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Last year, during the Reformation 500 celebrations,
it is possible that “A Mighty Fortress Is Our God” was sung more times, and in more places than ever before. It is important to note that Martin Luther wrote the original words for this hymn for a particular time and a particular place. 500 years later, Rev. Dr. Allen Jorgenson, professor at Martin Luther University College (formerly Waterloo Lutheran Seminary) penned an alternate text to this familiar hymn tune. These words were first sung at the 2017 Reformation Open Door service at Waterloo Lutheran Seminary, and then at the synod announcement of the newly named Martin Luther University College in June 2018.
Allen shares his thoughts on the lyrics – both the original and the alternate.
“Martin Luther’s ‘A Might Fortress’ is a lyrical adaption of Psalm 46. In it, Luther takes the psalm’s metaphor of God as a fortress and illustrates the implications of this for Christians in his time. For the commemoration of the 500th anniversary of the posting of the 95 Theses, said by some to mark the beginning of the Reformation, I wrote new lyrics to the traditional tune of this famous hymn. These lyrics take up Luther’s interest in metaphors for God. Metaphors are poetic pictures that illustrate a truth about God without pretending that the image is exhaustive, or philosophically rigorous. Metaphors are evocative. The three I chose are God as poet, midwife and painter. God as a poet points to God’s creative power. God as midwife points to God’s loving care. God as painter points to God’s inspiring power. This is seen in the phrase ‘God brooks no hesitation.’ The verb brook means to allow, or put up with. The metaphor imagines God as a painter so taken up in the creative energy of the moment, that God cannot stop until this energy has been put on canvas. My hope is that just as Luther inspired me to consider other metaphors for God, my words will inspire you to consider metaphors that speak to your experience of God.”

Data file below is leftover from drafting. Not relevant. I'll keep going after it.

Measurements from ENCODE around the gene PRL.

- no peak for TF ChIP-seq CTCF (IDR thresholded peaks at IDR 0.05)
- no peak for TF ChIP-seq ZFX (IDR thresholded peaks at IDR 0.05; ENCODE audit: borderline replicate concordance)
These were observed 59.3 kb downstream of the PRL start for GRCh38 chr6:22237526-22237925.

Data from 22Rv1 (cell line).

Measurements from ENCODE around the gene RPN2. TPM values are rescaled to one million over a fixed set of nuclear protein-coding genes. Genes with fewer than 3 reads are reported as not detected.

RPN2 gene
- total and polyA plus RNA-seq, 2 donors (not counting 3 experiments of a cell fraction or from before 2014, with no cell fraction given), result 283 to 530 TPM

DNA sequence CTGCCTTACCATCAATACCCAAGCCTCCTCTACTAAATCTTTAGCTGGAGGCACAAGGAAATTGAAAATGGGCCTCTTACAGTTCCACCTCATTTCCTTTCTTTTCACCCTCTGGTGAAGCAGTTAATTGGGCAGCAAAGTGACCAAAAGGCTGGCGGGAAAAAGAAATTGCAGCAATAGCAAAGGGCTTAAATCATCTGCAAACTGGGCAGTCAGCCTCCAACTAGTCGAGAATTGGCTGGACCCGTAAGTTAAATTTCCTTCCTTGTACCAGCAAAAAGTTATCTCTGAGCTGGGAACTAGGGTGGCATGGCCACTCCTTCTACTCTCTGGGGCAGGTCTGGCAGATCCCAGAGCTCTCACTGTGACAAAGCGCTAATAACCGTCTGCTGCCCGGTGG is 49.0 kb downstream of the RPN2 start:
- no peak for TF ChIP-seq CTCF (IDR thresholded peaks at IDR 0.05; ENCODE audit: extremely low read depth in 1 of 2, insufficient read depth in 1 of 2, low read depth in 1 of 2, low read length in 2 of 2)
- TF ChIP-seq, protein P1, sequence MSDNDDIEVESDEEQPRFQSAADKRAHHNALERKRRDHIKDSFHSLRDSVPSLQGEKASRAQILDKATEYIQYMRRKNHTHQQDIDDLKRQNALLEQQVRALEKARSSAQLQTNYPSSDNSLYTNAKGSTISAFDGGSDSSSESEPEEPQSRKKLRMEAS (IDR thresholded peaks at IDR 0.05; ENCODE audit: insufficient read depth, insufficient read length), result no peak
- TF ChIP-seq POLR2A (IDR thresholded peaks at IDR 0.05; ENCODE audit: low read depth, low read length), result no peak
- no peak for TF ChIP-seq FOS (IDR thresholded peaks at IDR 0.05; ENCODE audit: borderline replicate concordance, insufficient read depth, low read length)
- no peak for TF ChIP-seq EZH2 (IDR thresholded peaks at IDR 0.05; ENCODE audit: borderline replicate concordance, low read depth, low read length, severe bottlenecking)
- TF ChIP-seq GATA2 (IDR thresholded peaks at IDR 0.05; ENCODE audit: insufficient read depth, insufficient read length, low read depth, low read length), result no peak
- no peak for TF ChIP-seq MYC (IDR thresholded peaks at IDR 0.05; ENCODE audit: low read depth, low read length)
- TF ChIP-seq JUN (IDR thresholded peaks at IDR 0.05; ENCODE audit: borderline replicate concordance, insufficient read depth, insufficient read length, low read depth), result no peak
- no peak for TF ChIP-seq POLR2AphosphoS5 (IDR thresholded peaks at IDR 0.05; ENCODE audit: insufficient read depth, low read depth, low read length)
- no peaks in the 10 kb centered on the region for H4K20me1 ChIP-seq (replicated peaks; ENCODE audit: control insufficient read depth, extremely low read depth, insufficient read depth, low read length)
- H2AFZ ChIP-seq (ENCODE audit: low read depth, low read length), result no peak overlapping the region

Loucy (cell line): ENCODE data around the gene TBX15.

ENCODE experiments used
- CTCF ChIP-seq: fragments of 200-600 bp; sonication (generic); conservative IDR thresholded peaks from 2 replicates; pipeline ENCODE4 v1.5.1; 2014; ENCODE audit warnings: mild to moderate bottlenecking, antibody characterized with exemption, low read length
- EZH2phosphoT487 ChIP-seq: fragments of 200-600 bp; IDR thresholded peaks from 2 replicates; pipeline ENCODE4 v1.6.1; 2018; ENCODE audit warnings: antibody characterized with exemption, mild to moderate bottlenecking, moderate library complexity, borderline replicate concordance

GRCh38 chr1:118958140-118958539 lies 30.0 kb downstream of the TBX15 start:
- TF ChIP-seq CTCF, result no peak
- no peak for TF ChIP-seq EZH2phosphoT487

Here are Allen’s new lyrics to this familiar tune. Please note that they were written for the rhythmic version of the hymn, which can be found in EvLW #503.continue reading
This year, we experience that interesting phenomenon
when Remembrance Day falls on a Sunday. Is this a day we celebrate in our Sunday morning gatherings? Is it a day we tolerate as part of the pastoral ministry to the gathered people? How do we, as God’s children, remember Remembrance Day?
To help worship leaders navigate this day within their own assembly gatherings, the Program Committee for Worship asked Lt(N) Rev. Michael Macintyre, ELCIC pastor, serving as Chaplain, 3rd Battalion, Princess Patricia’s Canadian Light Infantry to prepare Worship Resources for the 100th Anniversary of Remembrance Day,
In addition to this ELCIC resource, over the years, a number of other people have added their voice to this discussion. For those of you who would like to dig deeper into this conversation, I offer these other articles and blogs to help you think, reflect, discuss and pray about the church’s role in remembering Remembrance Day.
In 2009, Liturgy Canada published an entire issue on this topic, including articles by Rev. Paul Bosch, Marilyn Malton, and a variety of personal reflections. This particular Liturgy Canada issue offers a wide range of opinions. Then editor, The Rev. Peter Wall, Dean of Christ’s Church Cathedral (Anglican) for the Diocese of Niagara offers these words: “We are not trying to persuade any to hold to any position nor to take any particular action, save some important critical thinking – asking questions, praying, talking with others.”
Also found on the Liturgy Canada website is a blog posting by Christian Schreiner, on his thoughts regarding Remembrance Day – A German Lutheran reflects on Remembrance Day in Canada
And finally, Music Minister Ginny Chilton Maxwell offers her insights into using “patriotic music” for congregational singing. Although opposed to the singing of patriotic music and hymns in church, she offers reflections about her journey and the people who have influenced her. Her posting is from the website: Sing! The Centre for Congregational Song, a great resource for all things related to congregational song.
I encourage you to add your voice to the conversation, by sharing your comments, or emailing me at email@example.com reading